Practice Exam Questions: GCSE English Literature

Hi gang,

Here are the practice exam questions on your set texts for the Literature exam.




Enjoy (?!?) having a go at them.

Please don’t time yourselves for this; I want to see your best work when you’re NOT up against the clock.

Have a great half term!

Mrs. B


Love/Hate in Romeo and Juliet

Write about how Shakespeare presents the theme of love and hate in Romeo and Juliet.

Introduction: Ask key questions that the essay will answer, for example, how does love affect the characters in the play? How does hate affect their behavior? What are the similarities between love and hate? What does the language suggest about love and hate?

Key points to include:

  • Love seems to make characters behave irrationally. (Romeo and Juliet in Act 2 scene 2, Friar Lawrence in Act 3 and the Nurse in Act 3).
  • There are different types of love (romantic, maternal, spiritual) which all appear impetuous.
  • Hate is powerful and triumphs over love at various points. (Act 3 scenes 1 and 5).
  • Shakespeare uses oxymorons and metaphors to suggest that love and hate are two sides of the same coin.

Conclusion: Love and hate are not opposites! They are closely related and equally powerful.



It’s a start…

Dear Year 10,

Here is the start to our past exam question on Calpurnia:

How is the character of Calpurnia important to the novel as a whole?

Calpurnia is important to the novel as a whole for a variety of reasons. Lee uses her to add detail and depth to the novel’s main themes, such as (in)justice, family, equality and personal change. Furthermore, she is used as a representative of the black community in a Southern town in 1930s Alabama. Like Atticus, Calpurnia is used by Lee as a mouthpiece through which she expresses moral and ethical views.

Firstly, Calpurnia plays a significant part in Lee’s exploration of the theme of injustice. Whenever she has to discipline Scout, she does so in a way which is appropriate and fair. For example…

Over to you!

How to Write an Essay

This post uses a sample essay on To Kill a Mockingbird to guide you step by step through the process of writing an essay. Follow the 8 steps below and essays will become a walk in the park.


1. Write the essay title at the top of the page (2 minutes)
(This sounds obvious, but you wouldn’t believe how many people forget to do it.) Why not underline it with a ruler, just for good measure? It’s always good to start off on the right foot.

What do you learn about the character of Calpurnia in chapter 12?


2. Plan your answer (10-15 minutes)
Quotations can be very helpful when it comes to planning. Collect quotations from chapter 12 relating to Calpurnia. You can use them to get ideas about what to put in your essay. But don’t just go through them one by one in the order they happen to be in. Think about it. You want to put them into different groups, so that your essay isn’t jumping around all over the place. It will make it much easier if you spend some time doing this before you start writing. So spend 10 – 15 minutes putting them into groups. Use the headings below. They will be the different sections of your essay.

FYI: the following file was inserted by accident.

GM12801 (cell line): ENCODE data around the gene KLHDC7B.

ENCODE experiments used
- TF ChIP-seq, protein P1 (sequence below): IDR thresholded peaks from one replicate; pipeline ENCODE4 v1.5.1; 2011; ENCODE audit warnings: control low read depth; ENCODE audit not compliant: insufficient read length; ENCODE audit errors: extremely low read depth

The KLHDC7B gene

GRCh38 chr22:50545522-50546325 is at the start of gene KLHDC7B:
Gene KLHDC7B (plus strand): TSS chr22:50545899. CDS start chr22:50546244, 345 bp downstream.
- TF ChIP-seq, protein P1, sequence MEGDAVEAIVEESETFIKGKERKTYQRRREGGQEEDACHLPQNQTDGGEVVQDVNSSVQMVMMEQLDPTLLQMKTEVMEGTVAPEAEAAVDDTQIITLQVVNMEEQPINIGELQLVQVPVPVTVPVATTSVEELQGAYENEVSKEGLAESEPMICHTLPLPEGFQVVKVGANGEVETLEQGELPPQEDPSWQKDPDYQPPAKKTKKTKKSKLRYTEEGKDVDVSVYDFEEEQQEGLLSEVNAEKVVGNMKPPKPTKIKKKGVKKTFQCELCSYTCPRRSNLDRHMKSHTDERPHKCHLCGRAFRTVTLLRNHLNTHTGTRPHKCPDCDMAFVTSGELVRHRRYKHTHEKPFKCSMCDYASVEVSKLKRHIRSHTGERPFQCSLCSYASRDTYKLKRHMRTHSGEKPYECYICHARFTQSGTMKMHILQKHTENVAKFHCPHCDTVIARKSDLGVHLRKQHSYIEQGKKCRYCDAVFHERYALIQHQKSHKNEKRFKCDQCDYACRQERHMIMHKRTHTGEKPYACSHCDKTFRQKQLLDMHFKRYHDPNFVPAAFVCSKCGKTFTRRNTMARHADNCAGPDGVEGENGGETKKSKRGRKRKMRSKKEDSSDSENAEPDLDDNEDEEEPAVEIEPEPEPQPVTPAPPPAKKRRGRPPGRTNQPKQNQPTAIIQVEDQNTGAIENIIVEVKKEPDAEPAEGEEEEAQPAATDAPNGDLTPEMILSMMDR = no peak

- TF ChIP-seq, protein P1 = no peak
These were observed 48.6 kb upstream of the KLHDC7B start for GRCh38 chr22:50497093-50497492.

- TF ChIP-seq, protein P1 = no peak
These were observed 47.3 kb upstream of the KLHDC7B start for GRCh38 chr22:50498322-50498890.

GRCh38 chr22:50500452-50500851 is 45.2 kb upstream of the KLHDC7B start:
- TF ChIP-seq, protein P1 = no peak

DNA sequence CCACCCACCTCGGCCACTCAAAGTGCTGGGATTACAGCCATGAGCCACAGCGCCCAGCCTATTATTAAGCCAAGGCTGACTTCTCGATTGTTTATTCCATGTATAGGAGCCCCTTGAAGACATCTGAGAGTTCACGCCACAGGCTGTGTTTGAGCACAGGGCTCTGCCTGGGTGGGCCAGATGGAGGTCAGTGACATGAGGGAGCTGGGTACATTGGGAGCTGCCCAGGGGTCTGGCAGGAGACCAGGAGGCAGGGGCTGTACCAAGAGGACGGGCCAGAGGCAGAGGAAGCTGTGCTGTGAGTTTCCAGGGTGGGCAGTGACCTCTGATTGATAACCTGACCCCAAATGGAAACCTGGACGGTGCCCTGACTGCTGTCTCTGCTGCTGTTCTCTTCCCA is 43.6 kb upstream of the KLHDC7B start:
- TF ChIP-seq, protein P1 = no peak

• Quotations about Calpurnia’s life in the past.
• Quotations about Calpurnia’s life now.
• Quotations that show Calpurnia’s relationship with Scout and Jem.
• Quotations that show Calpurnia’s personality.
(You can’t do this quickly. Once you start thinking about it, you’ll realise that there are lots of different ways of grouping the quotations. Don’t worry – just spend a bit of time on it.)


3. Write an introduction (5-10 minutes)
In your introduction, it’s a good idea to give the reader an idea of what the essay is going to be about. The problem is, you don’t want to give too much away. So keep it short, and explain very simply what happens in chapter 12, and whereabouts in the novel it is. You could also write a sentence about who Calpurnia is, but you should keep this very general for the moment.


4. Make a point (2 minutes)
This is going to much easier because of your plan. Look at the first heading– Calpurnia’s life in the past. You could just copy it out, a bit like a subheading:

Calpurnia’s life in the past.

But it’s much better if you can turn it into a sentence. Something like this:

One of the things we learn about in chapter 12 is Calpurnia’s life before she came to Maycomb.

You should always start the different sections of your essay like this. It helps the reader keep track of where you are. (It helps you, too.)


5. Use a quotation (or reference) to back up your point (3 minutes)
Now then. You could just whack it in, like this:

One of the things we learn about in chapter 12 is Calpurnia’s life before she came to Maycomb: ‘”I’ve spent all my days working for the Finches or the Bufords, an’ I moved to Maycomb when your daddy and your mamma married.” (p. 138)

But it’s much better if you can introduce it. Something like this: